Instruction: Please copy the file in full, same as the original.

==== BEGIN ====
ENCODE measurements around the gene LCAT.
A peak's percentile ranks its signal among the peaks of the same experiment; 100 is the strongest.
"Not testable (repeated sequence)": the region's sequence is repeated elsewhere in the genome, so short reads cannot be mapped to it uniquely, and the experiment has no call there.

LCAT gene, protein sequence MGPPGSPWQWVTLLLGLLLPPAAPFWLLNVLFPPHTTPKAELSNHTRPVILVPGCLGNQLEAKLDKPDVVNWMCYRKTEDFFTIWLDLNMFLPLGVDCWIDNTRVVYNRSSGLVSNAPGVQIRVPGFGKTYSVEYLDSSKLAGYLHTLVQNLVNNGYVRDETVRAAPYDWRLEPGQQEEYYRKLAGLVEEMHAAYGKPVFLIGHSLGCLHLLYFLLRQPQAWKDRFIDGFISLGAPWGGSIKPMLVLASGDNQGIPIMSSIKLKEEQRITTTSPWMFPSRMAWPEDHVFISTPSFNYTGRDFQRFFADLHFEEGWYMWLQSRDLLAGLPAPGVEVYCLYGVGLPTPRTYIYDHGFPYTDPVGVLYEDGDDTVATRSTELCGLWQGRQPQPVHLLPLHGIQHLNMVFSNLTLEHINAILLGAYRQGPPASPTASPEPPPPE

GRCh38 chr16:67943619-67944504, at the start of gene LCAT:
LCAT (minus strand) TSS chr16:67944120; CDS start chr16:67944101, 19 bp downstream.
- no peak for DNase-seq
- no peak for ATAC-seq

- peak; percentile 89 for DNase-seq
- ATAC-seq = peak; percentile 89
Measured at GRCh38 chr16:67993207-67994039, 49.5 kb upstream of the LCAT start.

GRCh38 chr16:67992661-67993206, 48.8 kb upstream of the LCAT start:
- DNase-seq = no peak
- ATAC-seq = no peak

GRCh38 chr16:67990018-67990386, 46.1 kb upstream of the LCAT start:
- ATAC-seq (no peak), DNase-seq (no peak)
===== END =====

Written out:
ENCODE measurements around the gene LCAT.
A peak's percentile ranks its signal among the peaks of the same experiment; 100 is the strongest.
"Not testable (repeated sequence)": the region's sequence is repeated elsewhere in the genome, so short reads cannot be mapped to it uniquely, and the experiment has no call there.

LCAT gene, protein sequence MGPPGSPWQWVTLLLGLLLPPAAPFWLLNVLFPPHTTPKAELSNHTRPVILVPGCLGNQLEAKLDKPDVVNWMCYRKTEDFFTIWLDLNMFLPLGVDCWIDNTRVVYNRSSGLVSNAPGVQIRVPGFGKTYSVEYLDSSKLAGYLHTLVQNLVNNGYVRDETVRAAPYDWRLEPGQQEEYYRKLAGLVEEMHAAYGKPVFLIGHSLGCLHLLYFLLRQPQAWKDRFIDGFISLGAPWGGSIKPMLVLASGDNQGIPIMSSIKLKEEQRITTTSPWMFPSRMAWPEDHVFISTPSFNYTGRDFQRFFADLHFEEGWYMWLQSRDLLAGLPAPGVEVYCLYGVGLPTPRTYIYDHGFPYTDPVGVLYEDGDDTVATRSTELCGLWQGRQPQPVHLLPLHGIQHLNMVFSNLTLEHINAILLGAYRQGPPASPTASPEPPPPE

GRCh38 chr16:67943619-67944504, at the start of gene LCAT:
LCAT (minus strand) TSS chr16:67944120; CDS start chr16:67944101, 19 bp downstream.
- no peak for DNase-seq
- no peak for ATAC-seq

- peak; percentile 89 for DNase-seq
- ATAC-seq = peak; percentile 89
Measured at GRCh38 chr16:67993207-67994039, 49.5 kb upstream of the LCAT start.

GRCh38 chr16:67992661-67993206, 48.8 kb upstream of the LCAT start:
- DNase-seq = no peak
- ATAC-seq = no peak

GRCh38 chr16:67990018-67990386, 46.1 kb upstream of the LCAT start:
- ATAC-seq (no peak), DNase-seq (no peak)